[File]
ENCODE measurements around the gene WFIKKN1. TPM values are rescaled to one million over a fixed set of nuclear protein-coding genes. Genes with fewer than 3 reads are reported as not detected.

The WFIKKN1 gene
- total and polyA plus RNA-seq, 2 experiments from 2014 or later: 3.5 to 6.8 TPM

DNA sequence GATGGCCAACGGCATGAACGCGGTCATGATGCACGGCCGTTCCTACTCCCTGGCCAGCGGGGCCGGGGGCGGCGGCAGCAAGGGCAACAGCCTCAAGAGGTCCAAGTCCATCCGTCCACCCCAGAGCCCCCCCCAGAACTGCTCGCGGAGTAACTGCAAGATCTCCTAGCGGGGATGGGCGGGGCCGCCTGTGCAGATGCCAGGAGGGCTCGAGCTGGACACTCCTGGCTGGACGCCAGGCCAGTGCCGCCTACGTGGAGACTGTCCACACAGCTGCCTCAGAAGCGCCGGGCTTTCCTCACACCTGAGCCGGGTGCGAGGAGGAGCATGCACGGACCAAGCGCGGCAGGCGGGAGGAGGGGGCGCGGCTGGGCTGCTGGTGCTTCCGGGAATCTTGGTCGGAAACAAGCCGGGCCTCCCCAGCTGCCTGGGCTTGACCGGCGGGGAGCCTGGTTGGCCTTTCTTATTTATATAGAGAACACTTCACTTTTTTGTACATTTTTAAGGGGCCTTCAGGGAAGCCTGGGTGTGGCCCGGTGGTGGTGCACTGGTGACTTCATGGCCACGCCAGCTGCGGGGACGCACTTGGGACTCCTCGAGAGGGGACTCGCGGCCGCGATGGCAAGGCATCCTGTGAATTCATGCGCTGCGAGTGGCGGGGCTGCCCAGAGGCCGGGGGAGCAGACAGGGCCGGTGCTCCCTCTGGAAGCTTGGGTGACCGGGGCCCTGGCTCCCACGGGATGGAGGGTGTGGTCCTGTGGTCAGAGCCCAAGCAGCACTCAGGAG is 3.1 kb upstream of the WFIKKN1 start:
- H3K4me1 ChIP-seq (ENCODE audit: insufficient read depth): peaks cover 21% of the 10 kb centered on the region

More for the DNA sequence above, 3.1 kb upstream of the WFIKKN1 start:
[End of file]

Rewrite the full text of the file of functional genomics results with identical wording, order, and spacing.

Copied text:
ENCODE measurements around the gene WFIKKN1. TPM values are rescaled to one million over a fixed set of nuclear protein-coding genes. Genes with fewer than 3 reads are reported as not detected.

The WFIKKN1 gene
- total and polyA plus RNA-seq, 2 experiments from 2014 or later: 3.5 to 6.8 TPM

DNA sequence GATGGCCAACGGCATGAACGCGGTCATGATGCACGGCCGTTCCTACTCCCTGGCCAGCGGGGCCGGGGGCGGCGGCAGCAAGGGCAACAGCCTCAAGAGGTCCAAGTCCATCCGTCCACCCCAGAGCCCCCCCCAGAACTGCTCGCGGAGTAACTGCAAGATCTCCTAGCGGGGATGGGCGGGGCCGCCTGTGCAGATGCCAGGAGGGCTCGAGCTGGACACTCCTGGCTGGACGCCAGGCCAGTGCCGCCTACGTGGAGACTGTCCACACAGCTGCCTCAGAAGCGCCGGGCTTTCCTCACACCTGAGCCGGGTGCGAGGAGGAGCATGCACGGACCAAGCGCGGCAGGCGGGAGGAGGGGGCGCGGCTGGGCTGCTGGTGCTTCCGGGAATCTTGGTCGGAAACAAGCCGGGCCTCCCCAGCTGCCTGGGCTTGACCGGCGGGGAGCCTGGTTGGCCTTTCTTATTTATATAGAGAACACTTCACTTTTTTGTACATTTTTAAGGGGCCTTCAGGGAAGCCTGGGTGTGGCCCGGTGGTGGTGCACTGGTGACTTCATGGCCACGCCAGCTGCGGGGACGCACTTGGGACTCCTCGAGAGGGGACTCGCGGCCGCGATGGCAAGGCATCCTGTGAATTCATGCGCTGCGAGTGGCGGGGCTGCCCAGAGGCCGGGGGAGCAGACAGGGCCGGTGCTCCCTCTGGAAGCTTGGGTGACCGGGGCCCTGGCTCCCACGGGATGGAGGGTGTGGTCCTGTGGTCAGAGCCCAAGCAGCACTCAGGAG is 3.1 kb upstream of the WFIKKN1 start:
- H3K4me1 ChIP-seq (ENCODE audit: insufficient read depth): peaks cover 21% of the 10 kb centered on the region

More for the DNA sequence above, 3.1 kb upstream of the WFIKKN1 start: